During the past two decades we have seen an explosion in our understanding of RNA dependent gene regulation. We now know that RNA is involved in every major event in the life of cells, from the Okazaki fragments involved in DNA replication to programmed cell death. The work described here explores two situations in which RNA plays an important role; how 6S RNA helps ensure bacterial survival and the role of RNA in helping the intracellular parasite, Leishmania, escape the immune system by taking refuge inside mammalian macrophages.6S RNA is a non-coding RNA that regulates bacterial transcription by sequestering the RNA polymerase holoenzyme (Eσ70) in low nutrient conditions. In high nutrient environments, Eσ70 is released by the synthesis of a short product RNA (pRNA) using the 6S RNA as a template. A range of 6S RNA release-defective mutants were selected and characterized from a highly diverse in vitro pool. There is complex crosstalk between regions of the 6S RNA large open bubble that interact with Eσ70 in a cooperative manner so as to ensure efficient pRNA-dependent release. When a group of 6S RNA mutants was over-expressed in E. coli, they significantly delayed growth and decreased cell survival indicating that 6S RNA release rate plays a key role in regulating normal transcriptional dynamics and ultimately cell division. Interestingly, cells resumed normal growth rates approximately 6 hours after mutant 6S RNA overexpression. This growth pattern might be correlated with the accumulation of a protein factor that binds strongly to the 6S and mutant 6S RNA, and data suggest that 6S RNA also might bind to an RNase.RNA may contribute directly to parasite pathogenesis in trypanosomatids. Leishmania spp. uses exosomes to weaken mammalian host cells. Exosomes are known to be involved in intercellular communication. We examined the use of exosomes and their RNA from two species of Leishmania and how that RNA reprograms host cells. Exosome RNA cargo is delivered to host cell cytoplasm during in vitro studies. Sequencing of exosomal RNA indicated that the majority of cargo sequences were derived from non-coding RNA, while Northern blotting confirmed the specific and selective enrichment of tRNA-derived small RNAs in exosomes. We also identified a number of novel transcripts, which appeared to be specifically enriched in exosomes compared to total cell RNA. To our knowledge this is the first report that exosomes are used by a pathogen to invade new host cells. These findings also open up a new avenue of research on non-canonical, small RNA pathways in trypanosomatid parasites, which may elucidate pathogenesis factors and identify novel therapeutic targets.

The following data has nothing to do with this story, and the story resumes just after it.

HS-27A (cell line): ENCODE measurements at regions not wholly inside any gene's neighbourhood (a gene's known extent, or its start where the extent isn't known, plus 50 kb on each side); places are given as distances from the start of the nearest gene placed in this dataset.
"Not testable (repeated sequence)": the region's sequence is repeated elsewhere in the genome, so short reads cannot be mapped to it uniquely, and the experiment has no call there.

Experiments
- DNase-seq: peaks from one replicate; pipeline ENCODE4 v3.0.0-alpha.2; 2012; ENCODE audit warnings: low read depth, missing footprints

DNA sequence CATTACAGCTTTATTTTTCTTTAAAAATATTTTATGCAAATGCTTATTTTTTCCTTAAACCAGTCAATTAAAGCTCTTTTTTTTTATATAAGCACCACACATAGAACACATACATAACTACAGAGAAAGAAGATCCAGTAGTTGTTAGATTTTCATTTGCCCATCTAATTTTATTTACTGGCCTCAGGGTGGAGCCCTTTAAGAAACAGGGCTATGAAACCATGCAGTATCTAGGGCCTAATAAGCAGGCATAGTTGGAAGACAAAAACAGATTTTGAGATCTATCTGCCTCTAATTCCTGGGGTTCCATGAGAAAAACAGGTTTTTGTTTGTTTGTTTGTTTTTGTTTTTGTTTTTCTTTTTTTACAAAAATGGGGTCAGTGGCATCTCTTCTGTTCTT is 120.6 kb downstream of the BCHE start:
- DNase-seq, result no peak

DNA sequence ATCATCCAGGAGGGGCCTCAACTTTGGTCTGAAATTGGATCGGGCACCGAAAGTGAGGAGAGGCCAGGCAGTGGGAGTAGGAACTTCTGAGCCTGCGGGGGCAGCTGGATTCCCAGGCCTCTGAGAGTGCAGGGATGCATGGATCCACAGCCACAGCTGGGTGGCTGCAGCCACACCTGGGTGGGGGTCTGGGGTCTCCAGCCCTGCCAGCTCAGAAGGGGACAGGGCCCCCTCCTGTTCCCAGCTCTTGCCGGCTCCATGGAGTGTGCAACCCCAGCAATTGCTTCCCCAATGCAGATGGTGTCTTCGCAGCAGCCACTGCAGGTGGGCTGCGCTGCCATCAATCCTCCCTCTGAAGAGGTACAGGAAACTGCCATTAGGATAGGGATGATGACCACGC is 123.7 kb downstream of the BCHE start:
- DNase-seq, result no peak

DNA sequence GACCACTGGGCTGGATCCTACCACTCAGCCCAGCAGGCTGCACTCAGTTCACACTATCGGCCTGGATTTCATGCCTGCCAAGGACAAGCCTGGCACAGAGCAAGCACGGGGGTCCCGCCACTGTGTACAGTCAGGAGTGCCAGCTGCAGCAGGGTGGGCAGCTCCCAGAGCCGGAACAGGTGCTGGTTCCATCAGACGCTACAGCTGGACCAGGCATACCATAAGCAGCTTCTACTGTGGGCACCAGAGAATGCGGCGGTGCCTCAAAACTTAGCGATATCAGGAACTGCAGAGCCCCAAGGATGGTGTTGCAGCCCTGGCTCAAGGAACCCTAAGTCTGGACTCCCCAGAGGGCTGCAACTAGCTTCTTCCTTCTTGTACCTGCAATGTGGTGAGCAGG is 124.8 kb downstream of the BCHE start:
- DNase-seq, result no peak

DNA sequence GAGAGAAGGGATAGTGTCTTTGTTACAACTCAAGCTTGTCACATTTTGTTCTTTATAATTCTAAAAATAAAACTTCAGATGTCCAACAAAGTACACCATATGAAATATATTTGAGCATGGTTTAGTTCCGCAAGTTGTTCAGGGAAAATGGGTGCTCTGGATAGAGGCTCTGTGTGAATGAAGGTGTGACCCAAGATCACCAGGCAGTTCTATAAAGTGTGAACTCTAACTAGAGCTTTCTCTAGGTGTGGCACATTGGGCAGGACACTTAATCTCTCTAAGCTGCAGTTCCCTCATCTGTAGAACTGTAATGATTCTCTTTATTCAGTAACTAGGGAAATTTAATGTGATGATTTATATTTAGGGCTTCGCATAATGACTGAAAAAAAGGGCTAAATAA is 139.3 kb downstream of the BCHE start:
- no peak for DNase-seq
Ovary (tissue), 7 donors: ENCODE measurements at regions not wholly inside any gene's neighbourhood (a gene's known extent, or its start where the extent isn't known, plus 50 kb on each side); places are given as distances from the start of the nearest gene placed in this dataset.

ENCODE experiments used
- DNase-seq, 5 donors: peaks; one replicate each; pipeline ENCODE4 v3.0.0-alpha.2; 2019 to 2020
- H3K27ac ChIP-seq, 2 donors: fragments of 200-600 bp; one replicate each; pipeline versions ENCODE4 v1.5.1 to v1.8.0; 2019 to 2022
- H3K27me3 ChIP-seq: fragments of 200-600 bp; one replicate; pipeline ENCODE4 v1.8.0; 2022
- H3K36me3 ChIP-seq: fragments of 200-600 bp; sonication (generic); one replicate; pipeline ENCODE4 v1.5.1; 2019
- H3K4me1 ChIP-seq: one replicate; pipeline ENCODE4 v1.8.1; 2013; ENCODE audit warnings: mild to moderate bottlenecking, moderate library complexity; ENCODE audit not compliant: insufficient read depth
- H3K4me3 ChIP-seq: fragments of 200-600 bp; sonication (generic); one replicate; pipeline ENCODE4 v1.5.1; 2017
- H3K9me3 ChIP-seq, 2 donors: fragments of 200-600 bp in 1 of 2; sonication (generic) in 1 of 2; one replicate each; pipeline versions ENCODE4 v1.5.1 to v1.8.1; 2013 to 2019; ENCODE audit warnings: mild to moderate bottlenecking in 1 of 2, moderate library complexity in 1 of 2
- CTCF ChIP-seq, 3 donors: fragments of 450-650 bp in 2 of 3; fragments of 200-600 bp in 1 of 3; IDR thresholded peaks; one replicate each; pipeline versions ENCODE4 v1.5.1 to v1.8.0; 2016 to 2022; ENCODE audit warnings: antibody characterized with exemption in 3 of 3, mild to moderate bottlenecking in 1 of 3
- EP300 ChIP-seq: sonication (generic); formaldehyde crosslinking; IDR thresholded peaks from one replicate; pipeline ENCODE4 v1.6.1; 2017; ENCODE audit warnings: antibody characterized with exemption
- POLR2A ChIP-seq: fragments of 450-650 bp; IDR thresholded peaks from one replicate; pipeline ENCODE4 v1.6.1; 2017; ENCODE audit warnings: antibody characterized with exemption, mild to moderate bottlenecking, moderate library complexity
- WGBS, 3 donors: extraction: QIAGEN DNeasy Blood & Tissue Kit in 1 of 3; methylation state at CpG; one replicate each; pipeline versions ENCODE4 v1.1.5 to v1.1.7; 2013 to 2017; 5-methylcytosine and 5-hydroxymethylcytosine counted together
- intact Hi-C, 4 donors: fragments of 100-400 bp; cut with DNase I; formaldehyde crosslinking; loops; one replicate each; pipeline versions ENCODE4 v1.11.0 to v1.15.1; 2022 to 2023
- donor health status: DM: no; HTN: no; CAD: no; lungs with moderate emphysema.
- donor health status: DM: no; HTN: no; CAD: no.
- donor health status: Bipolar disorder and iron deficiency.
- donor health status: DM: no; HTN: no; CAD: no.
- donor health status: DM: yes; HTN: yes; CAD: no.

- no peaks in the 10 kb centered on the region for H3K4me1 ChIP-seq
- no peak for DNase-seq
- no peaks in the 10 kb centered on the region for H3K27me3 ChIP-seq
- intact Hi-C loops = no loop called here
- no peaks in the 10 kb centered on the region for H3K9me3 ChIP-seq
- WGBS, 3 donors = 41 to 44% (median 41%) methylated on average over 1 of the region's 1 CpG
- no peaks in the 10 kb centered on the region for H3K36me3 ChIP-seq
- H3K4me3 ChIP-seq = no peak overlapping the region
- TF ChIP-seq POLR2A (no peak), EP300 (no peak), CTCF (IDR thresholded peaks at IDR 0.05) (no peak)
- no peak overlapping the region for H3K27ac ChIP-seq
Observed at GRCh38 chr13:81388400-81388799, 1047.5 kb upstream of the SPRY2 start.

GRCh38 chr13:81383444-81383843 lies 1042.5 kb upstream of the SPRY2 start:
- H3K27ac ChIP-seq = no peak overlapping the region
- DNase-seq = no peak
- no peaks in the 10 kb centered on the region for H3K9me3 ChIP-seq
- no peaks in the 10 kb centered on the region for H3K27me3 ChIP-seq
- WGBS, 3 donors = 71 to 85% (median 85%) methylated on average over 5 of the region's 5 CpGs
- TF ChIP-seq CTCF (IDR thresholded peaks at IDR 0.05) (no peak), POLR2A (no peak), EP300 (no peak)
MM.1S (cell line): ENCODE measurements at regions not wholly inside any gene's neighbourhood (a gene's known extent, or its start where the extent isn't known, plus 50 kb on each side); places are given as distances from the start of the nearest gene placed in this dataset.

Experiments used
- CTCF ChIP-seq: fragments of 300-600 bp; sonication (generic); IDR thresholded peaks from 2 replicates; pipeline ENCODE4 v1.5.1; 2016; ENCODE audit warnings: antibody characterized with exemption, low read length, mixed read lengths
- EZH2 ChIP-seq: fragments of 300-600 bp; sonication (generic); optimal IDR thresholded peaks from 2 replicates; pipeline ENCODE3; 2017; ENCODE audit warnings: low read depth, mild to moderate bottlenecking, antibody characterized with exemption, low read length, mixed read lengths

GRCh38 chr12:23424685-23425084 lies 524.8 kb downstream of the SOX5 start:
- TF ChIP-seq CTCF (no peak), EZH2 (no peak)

Document type: 
Thesis
Supervisor(s): 
Peter J Unrau
Department: 
Science: Department of Molecular Biology and Biochemistry
Thesis type: 
(Thesis) Ph.D.

Genomic selection for improvement of Atlantic salmon aquaculture

Date created: 
2015-04-17
Abstract: 

Since the beginning of aquaculture, breeders have practiced selection of the most suitable specimens for the improvement of their population and at the same time their production. Atlantic salmon (Salmo salar) aquaculture is not an exception and selection efforts have taken place since the beginning of their culture during the early 1970s in Norway. As expected, most of the selection during the early years was done through phenotypic observations of fish and their response to farming conditions. Initial stages of selection in Atlantic salmon targeted traits like growth, timing of sexual maturation and some disease resistance and the results were very positive. Through approximately 40 years of farming (~12 generations), the time to produce a standard market-size 4 kg fish has halved and the rate of food conversion has been amazingly improved. Today, genomic tools promise to be able to develop more efficient selection systems to improve traditional phenotype-based selection systems. Selection could be improved with the identification of genomic regions controlling specific traits of interest, and the currently available 6.5K SNP array that was developed for Atlantic salmon provides an opportunity to do so. In my study I analyzed a Canadian farmed population (Cermaq), which originates from the Norwegian Mowi strain. I aimed to identify genomic regions controlling traits of interest such as growth and sexual development, but I also analyzed the genomic status of the population to learn how selection has affected its genomic diversity. By performing QTL and GWAS analyses I was able to identify multiple genomic regions potentially controlling growth and sexual maturation, one of these regions associated to Maskin, a gene involved in gonad development that shows a high expression in Atlantic salmon ovaries. Additionally, analysis to identify regions under selection allowed me to identify many genomic regions that seem to be selected in the Cermaq population. The polygenic nature of the traits makes it difficult to postulate particular regions to be controlling specific traits; the most likely scenario is that many regions are controlling a particular trait, each of these regions having some effect on the phenotypic outcome.

Document type: 
Thesis
Supervisor(s): 
William Davidson
Department: 
Science:
Thesis type: 
(Thesis) Ph.D.